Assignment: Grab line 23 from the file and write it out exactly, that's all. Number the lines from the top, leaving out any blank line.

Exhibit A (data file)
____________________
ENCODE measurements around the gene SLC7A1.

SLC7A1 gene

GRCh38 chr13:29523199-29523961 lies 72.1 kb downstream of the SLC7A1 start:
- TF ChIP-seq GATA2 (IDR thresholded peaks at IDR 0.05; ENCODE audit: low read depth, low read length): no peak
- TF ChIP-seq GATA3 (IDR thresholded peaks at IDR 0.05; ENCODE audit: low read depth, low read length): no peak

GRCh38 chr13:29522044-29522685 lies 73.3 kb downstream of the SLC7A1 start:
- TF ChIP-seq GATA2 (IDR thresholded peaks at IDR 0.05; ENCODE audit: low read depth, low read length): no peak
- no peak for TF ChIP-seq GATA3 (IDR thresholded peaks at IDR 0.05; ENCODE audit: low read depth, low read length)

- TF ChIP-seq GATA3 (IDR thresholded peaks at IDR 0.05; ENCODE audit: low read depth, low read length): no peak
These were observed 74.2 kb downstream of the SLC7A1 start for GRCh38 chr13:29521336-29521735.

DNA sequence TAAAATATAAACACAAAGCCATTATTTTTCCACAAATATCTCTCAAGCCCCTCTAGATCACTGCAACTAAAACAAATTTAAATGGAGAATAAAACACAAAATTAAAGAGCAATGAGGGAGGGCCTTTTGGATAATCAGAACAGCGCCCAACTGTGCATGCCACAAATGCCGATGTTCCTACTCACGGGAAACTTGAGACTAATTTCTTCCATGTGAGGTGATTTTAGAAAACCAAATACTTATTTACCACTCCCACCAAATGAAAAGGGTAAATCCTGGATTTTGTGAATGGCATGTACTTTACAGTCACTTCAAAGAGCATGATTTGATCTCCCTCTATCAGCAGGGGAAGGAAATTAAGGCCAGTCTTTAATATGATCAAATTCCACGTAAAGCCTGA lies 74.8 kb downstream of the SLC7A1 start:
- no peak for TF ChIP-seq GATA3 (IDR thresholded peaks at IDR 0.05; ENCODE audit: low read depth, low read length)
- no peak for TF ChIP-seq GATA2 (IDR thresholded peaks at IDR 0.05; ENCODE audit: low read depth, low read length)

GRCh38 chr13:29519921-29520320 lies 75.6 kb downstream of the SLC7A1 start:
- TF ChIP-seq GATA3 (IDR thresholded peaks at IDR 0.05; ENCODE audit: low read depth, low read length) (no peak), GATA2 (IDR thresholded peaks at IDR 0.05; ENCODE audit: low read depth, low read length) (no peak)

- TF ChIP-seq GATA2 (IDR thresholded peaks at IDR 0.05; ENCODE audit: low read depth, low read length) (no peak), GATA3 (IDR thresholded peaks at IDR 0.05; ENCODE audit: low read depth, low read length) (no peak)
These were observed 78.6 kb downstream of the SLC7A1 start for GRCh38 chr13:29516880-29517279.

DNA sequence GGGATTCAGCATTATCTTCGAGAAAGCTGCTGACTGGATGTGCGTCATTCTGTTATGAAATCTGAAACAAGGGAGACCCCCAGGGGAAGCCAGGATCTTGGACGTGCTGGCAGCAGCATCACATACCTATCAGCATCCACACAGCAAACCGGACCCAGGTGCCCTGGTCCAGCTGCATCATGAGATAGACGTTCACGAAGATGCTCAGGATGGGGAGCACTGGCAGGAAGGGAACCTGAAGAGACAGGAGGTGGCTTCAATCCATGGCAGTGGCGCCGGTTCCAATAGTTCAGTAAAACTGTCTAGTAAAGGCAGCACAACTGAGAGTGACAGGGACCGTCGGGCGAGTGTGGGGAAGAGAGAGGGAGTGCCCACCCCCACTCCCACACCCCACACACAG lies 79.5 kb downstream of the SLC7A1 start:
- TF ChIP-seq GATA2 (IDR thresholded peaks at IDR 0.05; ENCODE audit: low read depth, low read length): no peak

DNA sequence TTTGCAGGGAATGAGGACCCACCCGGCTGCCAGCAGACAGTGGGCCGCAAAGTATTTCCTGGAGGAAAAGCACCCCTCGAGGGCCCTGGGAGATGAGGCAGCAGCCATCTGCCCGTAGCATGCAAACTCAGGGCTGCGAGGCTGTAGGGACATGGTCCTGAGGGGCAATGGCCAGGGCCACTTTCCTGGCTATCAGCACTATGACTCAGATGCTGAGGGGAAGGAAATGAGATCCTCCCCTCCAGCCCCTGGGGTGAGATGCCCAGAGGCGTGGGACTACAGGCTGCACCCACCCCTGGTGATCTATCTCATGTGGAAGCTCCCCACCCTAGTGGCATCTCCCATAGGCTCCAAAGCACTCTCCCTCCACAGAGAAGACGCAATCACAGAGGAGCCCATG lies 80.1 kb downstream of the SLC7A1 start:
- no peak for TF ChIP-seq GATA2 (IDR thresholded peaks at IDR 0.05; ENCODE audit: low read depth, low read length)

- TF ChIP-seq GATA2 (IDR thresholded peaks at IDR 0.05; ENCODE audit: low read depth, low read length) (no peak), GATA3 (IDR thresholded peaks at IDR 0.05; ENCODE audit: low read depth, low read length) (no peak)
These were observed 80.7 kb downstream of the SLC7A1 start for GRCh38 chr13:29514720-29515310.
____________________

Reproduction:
These were observed 80.7 kb downstream of the SLC7A1 start for GRCh38 chr13:29514720-29515310.